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I have mixed feelings about this book, Dubus 111's memoir. It is raw and naked, violent and gentle and is about redemption. Dubus grows up in the mean streets near Boston. He is of in my generation, a teenager living with the backdrop of Janis Joplin, Jimi Hendrix, the Vietnam War on the television, the movie Billy Jack, Dave Brubeck on the parents turntable and lots available of drugs and sex. His absent father, not there at all for young Andre and his siblings, is always on Andre's mind and in his heart. As an adult, Dubus 111 clearly forgives his father and is abundantly understanding of why he and his sisters and brother were virtually ignored. He quotes his father as saying he felt as though he was "dating his children" since he was afforded only a weeknight and weekend day visitation schedule. I couldn't help but wonder if this contact schedule was self imposed or mandated.
Poverty stricken adolescent Andre turns to violence; is it because of the cultural, interpersonal, internal and familial conflicts he endures? And in the face of his violent acts he strives for clarity. His wish is granted; he comes to believe that all violence just breeds more violence and as he says, it hurts.
Although it makes sense to me that an author would want to narrate his audio book, especially a memoir, I don't think Mr. Dubus' narration does his prose favor. The narration is flat and monotone and although this in a way works, as this is indeed Andre's voice, maybe it's the editing I disliked. His voice comes on and off in spurts, clearly read in random segments so it was mottled in terms of tone, volume and clarity. Overall, I do think I liked this book, and I do so love this author's other works, it just was a bit of a mix for me. I look forward to others' reviews.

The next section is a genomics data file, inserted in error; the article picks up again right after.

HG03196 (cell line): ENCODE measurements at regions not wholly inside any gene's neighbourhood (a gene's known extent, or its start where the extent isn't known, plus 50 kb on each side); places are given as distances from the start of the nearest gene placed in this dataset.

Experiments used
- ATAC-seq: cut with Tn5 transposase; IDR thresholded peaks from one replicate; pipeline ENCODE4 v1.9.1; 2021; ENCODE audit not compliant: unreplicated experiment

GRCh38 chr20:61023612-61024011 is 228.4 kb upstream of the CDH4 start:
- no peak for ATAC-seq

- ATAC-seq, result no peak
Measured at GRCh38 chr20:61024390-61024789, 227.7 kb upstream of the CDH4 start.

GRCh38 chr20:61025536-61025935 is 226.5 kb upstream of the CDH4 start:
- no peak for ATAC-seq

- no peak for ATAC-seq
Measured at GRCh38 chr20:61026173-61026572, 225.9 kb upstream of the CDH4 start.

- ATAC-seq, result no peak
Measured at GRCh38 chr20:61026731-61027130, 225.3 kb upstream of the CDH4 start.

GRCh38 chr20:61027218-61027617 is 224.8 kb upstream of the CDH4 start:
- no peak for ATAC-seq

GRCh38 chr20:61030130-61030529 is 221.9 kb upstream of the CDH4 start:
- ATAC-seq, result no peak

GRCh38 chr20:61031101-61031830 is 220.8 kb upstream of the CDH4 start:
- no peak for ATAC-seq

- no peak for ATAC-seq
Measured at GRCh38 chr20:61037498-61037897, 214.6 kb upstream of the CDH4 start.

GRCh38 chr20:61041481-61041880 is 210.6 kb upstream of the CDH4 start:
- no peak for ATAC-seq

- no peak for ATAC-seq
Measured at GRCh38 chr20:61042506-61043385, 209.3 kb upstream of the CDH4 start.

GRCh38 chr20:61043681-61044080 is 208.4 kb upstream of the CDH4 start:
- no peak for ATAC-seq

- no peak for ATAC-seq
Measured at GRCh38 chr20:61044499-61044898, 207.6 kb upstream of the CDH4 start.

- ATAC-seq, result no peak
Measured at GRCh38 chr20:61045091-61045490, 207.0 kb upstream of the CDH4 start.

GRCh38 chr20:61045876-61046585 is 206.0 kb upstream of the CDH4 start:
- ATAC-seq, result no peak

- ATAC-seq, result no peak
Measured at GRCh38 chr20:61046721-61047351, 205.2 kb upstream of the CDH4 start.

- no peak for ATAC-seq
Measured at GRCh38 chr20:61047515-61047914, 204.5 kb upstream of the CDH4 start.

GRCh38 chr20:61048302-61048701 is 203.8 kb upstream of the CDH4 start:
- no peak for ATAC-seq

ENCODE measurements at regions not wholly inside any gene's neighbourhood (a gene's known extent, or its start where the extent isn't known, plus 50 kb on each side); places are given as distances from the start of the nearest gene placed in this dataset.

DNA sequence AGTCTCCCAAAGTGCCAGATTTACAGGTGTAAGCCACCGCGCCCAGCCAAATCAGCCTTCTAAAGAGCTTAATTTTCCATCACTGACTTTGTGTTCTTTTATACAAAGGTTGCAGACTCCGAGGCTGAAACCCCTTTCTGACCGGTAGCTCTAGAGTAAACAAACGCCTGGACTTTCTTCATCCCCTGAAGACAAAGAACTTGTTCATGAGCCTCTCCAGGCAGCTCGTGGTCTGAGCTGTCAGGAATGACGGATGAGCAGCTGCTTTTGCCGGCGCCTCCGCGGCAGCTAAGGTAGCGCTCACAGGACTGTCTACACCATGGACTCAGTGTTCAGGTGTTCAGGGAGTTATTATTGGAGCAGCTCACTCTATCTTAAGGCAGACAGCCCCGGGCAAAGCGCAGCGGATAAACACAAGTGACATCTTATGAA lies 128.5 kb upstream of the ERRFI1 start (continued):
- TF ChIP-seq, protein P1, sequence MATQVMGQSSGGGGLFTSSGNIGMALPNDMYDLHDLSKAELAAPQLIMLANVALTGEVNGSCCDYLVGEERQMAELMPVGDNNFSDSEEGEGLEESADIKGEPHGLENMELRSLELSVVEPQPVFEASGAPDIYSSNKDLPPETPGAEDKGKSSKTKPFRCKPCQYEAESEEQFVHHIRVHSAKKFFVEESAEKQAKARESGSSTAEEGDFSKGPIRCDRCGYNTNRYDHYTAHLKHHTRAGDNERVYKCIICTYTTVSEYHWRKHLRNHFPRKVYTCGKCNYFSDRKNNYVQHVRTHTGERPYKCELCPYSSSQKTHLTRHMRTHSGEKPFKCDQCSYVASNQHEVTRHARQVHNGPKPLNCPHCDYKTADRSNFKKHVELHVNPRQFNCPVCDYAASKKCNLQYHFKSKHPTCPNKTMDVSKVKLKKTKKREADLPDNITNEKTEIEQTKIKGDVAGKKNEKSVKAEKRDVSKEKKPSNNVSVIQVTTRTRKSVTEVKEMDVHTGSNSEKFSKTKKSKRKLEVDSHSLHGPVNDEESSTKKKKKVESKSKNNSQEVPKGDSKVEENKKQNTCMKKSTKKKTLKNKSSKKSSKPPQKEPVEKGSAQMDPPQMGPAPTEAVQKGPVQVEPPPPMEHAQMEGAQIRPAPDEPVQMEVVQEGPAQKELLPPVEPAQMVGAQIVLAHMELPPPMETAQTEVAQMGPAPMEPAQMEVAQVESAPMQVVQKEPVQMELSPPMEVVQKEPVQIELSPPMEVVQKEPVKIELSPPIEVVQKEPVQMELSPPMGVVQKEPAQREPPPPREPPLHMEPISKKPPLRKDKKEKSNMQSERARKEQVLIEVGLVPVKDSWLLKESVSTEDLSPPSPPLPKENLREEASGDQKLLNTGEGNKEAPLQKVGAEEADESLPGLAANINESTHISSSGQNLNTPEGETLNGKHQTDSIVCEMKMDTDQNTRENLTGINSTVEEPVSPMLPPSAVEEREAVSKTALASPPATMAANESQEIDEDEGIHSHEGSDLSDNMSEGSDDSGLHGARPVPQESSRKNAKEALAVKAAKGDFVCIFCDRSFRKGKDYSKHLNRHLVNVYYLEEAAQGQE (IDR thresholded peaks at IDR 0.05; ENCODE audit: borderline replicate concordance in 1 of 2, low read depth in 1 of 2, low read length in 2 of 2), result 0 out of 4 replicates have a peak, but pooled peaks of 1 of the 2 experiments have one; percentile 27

13 of 13 people found this review helpful
I loved this memoir. Dubus zeroes in on the angst of being a poor young man in a single parent household and methodically lays out his life for all to see, moving from a kid who allows himself, his friends, and, most painfully, his family, to be pushed around and bullied at will by others, to his years as a fighter, and one who made a point of interceding on behalf of others' turmoil. Finally, he begins writing in earnest, and through his writing begins to understand his best role in the world. It is heartfelt, open, and honest. I found it difficult at times to hear of the physical confrontations with others, but he redeems himself, both for himself and the reader. Great memoir, highly recommended.
7 of 7 people found this review helpful